Since XML documents are written in Unicode, XML is an excellent choice for multilingual documents, such as an Arabic commentary on a Greek text (something that couldn't be done with almost any other character set). In such multilingual documents, it's useful to identify in which language a particular section of text is written. For instance, a spellchecker that only knows English shouldn't try to check a French quote.
Each XML element may have an xml:lang attribute that specifies the language in which the content of that element is written. For example, the previous maxim might look like this:
<maxim xml:lang="el"> σόC6;BF;C2; έB1;C5;C4;όν γιγνώσκει </maxim>
This identifies it as Greek. The specific code used, el , comes from the Greek word for Greek, .
5.11.1 Language Codes
The value of the xml:lang language attribute should be one of the two-letter language codes defined in ISO-639, "Codes for the Representation of Names of Languages," found at http://lcweb.loc.gov/standards/iso639-2/langhome.html, if such a code exists for the language in question.
For languages that aren't listed in ISO-639, you can use a language identifier registered with IANA; currently, about 20 of these identifiers exist, including i-navajo , i-klingon , and i-lux . The complete list can be found at ftp://ftp.isi.edu/in-notes/iana/assignments/languages. All identifiers begin with i- . For example:
<maxim xml:lang="i-klingon">Heghlu'meH QaQ jajvam</maxim>
If the language you need still isn't present in these two lists, you can create your own language tag, as long as it begins with the prefix x- or X- to identify it as a user -defined language code. For example, the title of this journal is written in J. R. R. Tolkien's fictional Quenya language:
<journal xml:lang="x-quenya">Tyali Tyelelliva</journal>
For some purposes, knowing the language is not enough. You also need to know the region where the language is spoken. For instance, French has slightly different vocabulary, spelling, and pronunciation in France, Quebec, Belgium, and Switzerland. Although written identically with an ideographic character set, Mandarin and Cantonese are actually quite different, mutually unintelligible dialects of Chinese. The United States and the United Kingdom are jocularly referred to as "two countries separated by a common language."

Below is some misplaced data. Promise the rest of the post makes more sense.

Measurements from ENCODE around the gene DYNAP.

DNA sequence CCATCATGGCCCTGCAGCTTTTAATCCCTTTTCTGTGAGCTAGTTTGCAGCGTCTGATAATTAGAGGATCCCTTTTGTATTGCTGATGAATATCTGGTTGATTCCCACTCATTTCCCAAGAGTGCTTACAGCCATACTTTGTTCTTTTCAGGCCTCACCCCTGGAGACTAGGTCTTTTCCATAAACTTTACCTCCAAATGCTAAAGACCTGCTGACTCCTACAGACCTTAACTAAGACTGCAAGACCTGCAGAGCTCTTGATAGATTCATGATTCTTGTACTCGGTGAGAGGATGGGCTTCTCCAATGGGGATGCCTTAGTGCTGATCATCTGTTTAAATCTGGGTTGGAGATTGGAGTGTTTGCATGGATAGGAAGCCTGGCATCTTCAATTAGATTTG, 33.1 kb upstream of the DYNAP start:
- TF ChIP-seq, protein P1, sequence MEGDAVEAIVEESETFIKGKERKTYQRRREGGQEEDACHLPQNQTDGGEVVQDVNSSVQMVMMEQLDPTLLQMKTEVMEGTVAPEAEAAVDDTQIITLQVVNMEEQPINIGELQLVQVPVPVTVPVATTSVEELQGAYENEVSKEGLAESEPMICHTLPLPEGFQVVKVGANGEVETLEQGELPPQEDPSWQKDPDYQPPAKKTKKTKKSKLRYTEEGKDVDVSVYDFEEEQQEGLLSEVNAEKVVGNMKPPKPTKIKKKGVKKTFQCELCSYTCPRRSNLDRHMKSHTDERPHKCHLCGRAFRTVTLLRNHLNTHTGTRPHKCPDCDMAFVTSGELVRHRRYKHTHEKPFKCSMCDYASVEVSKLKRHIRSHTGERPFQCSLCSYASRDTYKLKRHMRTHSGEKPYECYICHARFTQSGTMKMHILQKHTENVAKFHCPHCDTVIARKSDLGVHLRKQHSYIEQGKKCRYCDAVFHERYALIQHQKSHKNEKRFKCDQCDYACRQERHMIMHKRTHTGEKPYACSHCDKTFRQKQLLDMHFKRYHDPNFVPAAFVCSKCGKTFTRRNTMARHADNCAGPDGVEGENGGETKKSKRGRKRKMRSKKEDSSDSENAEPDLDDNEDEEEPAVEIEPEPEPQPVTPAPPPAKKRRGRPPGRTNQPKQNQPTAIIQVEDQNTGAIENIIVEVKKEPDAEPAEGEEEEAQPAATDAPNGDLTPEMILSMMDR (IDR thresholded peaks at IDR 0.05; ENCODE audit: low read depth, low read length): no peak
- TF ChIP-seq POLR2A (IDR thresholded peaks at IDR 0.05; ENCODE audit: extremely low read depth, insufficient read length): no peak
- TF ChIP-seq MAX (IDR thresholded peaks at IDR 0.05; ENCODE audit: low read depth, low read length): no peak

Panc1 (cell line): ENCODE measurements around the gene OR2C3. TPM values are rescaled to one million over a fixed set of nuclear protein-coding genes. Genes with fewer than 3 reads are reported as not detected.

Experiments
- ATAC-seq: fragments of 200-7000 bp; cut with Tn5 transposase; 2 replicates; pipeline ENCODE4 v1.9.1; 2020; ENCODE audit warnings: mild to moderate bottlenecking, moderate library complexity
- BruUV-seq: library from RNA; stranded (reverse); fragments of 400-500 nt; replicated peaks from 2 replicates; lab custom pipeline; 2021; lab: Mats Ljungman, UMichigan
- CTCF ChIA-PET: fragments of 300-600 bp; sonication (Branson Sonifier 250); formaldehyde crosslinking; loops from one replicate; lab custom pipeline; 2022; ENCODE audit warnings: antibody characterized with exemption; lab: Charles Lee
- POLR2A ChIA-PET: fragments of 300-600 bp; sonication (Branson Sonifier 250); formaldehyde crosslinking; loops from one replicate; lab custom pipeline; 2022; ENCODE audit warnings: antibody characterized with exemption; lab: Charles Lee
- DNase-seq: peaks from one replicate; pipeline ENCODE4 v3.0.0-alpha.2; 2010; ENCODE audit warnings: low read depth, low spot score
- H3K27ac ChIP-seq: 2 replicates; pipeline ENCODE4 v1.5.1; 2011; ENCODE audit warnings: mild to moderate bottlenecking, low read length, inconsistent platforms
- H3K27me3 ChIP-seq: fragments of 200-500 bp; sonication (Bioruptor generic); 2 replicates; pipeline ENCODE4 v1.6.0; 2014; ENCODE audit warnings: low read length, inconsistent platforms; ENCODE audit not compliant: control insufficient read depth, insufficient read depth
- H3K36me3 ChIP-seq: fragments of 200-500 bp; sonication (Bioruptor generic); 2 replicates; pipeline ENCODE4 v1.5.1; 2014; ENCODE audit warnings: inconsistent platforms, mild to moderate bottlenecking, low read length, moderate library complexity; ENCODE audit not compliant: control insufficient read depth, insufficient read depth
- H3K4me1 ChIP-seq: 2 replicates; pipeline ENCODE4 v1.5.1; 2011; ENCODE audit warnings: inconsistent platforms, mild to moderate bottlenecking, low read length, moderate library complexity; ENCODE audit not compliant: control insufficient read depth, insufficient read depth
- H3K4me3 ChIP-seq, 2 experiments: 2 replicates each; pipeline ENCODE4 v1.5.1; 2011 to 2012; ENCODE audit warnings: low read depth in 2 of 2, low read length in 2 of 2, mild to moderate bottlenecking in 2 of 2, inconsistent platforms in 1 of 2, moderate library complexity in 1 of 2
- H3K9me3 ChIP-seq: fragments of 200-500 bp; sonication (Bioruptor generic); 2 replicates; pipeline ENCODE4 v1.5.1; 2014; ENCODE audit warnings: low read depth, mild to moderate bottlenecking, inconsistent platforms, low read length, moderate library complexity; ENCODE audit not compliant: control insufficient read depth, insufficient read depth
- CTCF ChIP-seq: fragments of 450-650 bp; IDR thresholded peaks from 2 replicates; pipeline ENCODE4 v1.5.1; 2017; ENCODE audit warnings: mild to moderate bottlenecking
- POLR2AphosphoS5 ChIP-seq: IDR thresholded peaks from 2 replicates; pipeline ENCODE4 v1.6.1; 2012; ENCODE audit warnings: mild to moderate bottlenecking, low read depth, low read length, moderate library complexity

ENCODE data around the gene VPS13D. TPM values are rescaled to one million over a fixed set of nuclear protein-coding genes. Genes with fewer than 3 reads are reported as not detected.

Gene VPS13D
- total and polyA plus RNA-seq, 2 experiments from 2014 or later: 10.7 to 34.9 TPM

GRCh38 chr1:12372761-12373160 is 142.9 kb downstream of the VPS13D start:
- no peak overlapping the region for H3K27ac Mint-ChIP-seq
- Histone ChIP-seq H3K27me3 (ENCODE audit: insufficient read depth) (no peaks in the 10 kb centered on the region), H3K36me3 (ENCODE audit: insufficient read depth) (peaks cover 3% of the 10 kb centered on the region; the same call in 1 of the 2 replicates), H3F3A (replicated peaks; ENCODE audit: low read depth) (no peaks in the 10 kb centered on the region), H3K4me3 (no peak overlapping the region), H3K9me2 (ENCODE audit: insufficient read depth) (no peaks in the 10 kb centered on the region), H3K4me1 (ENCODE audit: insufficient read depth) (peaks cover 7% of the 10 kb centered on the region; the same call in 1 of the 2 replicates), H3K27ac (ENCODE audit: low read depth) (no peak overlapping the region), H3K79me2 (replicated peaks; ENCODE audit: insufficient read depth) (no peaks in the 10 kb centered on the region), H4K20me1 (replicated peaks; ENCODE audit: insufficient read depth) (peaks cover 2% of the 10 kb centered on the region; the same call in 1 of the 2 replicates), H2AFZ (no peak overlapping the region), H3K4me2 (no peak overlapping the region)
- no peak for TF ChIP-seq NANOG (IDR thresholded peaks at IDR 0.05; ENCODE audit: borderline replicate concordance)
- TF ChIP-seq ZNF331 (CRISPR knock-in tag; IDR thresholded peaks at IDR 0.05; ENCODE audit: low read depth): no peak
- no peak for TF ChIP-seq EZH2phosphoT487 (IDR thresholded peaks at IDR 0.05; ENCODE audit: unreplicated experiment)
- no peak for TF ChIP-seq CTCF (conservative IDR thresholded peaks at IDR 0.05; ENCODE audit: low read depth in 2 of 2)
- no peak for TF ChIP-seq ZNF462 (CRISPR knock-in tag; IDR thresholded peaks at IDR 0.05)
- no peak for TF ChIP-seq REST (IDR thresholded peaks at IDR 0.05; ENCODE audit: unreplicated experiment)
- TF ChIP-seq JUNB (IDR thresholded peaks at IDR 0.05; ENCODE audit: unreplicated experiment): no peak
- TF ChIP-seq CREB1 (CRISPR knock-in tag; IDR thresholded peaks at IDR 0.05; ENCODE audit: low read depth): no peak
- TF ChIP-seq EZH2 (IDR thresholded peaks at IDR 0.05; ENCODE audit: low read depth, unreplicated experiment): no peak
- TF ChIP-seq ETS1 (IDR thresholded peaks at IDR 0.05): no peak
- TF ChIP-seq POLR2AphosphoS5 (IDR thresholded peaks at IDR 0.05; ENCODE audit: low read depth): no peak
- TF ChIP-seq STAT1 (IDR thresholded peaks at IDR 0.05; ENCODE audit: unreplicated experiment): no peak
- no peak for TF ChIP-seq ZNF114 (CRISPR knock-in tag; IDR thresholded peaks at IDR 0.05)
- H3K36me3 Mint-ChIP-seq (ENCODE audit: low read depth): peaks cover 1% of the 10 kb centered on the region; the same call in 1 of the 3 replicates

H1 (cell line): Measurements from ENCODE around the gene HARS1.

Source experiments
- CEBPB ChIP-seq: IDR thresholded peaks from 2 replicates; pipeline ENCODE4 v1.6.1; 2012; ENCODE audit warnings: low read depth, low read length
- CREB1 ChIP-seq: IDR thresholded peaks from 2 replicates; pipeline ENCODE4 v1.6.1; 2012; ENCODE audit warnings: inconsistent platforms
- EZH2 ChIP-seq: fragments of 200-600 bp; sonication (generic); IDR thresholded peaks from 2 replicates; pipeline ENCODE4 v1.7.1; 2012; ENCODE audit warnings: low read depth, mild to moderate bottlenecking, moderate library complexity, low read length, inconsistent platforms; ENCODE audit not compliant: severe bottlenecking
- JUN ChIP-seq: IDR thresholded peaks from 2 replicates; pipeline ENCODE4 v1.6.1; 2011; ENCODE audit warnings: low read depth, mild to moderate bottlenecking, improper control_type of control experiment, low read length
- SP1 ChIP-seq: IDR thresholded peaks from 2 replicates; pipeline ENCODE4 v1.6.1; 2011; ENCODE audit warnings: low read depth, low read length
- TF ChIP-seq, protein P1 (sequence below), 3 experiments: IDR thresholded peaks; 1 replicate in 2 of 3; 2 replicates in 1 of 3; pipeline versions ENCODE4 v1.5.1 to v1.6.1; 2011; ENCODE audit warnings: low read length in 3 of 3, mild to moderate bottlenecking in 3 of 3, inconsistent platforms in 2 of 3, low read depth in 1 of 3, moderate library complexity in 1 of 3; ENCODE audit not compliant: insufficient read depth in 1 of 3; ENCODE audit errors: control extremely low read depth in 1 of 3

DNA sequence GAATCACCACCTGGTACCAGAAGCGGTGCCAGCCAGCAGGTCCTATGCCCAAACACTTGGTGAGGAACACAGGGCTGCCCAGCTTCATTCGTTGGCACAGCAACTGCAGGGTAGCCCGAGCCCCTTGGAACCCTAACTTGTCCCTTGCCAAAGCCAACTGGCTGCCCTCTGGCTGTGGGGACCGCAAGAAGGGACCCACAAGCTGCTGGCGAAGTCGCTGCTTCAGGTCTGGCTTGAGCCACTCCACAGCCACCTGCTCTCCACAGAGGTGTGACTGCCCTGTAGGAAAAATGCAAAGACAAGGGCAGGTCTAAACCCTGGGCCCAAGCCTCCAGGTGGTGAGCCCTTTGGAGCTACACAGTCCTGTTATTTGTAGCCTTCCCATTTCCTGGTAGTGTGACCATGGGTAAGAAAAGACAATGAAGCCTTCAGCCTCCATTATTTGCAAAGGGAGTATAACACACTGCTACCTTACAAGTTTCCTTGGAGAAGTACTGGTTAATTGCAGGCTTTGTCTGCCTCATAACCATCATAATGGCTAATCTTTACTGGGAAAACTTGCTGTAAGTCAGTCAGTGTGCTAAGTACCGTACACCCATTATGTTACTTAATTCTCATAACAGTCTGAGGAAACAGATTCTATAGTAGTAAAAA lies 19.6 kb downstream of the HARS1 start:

To handle these distinctions, the language code may be followed by any number of subcodes that further specify the language. Hyphens separate the language code from the subcode and subcodes from each other. If the language code is an ISO-639 code, the first subcode should be one of the two-letter country codes defined by ISO-3166, "Codes for the Representation of Names of Countries," found at http://www.ics.uci.edu/pub/ietf/http/ related /iso3166.txt. This xml:lang attribute indicates Canadian French:
<p xml:lang="fr-CA">Marie vient pour le fin de semaine.</p>
The language code is usually written in lowercase, and the country code is written in uppercase. However, this is just a convention, not a requirement.
5.11.3 ATTLIST Declarations of xml:lang
Although the XML 1.0 specification defines the xml:lang attribute, you still have to declare it in the DTDs of valid documents. For example, this information declares the maxim element used several times in this chapter:
<!ELEMENT maxim (#PCDATA)> <!ATTLIST maxim xml:lang NMTOKEN #IMPLIED>
Here I've used the NMTOKEN type, since all legal language codes are well- formed XML name tokens.
You may declare the xml:lang attribute in any convenient way. For instance, if you want to require its presence on the maxim element, you could make it #REQUIRED :
<!ATTLIST maxim xml:lang NMTOKEN #REQUIRED>
Or, if you wanted to allow only French and English text in your documents, you might specify it as an enumerated type with a default of English like this:
<!ATTLIST maxim xml:lang (en fr) 'en'>
Unless you use an enumerated type, the parser will not check that the value you give it follows the rules outlined here. It's your responsibility to make sure you use appropriate language codes and subcodes.